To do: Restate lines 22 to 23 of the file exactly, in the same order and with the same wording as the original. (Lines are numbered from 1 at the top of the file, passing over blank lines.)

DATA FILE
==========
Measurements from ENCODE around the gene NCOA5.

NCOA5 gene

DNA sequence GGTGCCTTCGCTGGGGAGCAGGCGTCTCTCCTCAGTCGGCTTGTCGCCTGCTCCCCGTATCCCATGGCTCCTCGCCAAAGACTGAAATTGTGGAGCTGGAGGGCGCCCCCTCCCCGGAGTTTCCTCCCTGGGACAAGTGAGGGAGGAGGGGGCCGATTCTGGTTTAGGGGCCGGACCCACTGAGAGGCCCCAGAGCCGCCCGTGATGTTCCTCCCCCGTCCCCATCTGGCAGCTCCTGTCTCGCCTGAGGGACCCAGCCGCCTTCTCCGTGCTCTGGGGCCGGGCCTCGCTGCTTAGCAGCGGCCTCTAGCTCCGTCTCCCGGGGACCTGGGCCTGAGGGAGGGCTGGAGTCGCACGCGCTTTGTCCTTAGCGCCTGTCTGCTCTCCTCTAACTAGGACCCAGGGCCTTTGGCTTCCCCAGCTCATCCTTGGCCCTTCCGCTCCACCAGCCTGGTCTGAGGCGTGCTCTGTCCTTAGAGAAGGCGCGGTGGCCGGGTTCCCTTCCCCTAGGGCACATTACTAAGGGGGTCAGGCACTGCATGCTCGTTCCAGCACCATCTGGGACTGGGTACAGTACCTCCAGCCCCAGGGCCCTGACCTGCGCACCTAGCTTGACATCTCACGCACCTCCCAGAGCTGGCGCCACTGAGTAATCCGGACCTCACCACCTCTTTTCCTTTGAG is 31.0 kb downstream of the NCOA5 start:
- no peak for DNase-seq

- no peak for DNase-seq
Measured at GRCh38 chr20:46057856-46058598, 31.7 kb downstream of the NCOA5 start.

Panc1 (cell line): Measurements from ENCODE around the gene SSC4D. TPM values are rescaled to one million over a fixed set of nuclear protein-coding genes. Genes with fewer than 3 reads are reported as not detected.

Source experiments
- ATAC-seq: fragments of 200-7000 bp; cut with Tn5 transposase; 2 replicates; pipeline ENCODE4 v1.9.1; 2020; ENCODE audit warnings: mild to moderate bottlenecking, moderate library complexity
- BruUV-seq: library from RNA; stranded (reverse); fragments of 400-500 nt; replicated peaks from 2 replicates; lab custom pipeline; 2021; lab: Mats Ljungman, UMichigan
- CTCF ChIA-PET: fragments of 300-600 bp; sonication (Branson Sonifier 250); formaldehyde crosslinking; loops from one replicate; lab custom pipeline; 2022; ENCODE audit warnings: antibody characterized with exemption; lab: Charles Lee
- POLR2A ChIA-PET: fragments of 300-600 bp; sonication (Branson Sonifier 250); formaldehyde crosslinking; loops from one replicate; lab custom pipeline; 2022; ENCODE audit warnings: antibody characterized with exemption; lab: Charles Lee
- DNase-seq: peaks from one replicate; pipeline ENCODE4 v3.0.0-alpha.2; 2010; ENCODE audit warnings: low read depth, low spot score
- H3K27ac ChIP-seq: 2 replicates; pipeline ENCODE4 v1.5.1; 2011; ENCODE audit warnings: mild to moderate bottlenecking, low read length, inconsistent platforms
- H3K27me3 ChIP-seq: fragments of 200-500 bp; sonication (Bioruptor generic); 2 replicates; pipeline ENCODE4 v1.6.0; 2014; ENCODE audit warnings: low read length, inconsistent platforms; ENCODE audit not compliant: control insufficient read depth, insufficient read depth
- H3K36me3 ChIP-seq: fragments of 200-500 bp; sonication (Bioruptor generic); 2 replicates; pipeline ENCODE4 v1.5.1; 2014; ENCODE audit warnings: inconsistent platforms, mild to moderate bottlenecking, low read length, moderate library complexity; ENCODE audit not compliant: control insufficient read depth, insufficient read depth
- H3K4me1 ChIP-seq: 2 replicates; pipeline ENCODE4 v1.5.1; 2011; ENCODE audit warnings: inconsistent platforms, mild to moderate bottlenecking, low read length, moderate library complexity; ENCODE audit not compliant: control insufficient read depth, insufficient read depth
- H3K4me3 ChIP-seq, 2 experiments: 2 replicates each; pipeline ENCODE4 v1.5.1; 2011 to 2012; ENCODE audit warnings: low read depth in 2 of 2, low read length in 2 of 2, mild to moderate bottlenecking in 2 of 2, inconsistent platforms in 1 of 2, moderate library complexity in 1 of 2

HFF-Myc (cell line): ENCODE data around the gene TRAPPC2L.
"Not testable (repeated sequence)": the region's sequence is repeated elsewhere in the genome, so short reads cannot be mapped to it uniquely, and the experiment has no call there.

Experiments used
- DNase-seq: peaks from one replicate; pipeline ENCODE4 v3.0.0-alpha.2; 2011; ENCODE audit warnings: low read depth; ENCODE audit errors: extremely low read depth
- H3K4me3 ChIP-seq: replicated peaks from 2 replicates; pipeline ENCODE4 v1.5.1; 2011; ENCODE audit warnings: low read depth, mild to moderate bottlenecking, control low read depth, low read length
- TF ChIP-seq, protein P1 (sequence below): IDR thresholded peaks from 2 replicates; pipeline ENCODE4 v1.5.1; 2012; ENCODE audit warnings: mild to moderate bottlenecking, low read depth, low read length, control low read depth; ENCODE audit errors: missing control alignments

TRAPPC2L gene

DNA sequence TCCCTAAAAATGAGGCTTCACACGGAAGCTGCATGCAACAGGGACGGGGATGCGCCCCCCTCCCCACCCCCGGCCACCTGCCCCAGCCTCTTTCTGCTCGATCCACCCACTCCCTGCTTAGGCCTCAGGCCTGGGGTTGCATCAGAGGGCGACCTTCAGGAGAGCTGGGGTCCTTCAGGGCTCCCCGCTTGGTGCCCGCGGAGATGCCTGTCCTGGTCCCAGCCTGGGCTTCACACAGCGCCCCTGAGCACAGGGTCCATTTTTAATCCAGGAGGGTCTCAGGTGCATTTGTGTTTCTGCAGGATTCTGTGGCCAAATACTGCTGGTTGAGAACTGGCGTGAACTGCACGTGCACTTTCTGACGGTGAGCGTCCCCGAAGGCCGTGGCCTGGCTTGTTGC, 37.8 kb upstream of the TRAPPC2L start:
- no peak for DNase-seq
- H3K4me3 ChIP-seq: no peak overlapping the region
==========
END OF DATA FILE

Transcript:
- DNase-seq: peaks from one replicate; pipeline ENCODE4 v3.0.0-alpha.2; 2011; ENCODE audit warnings: low read depth; ENCODE audit errors: extremely low read depth
- H3K4me3 ChIP-seq: replicated peaks from 2 replicates; pipeline ENCODE4 v1.5.1; 2011; ENCODE audit warnings: low read depth, mild to moderate bottlenecking, control low read depth, low read length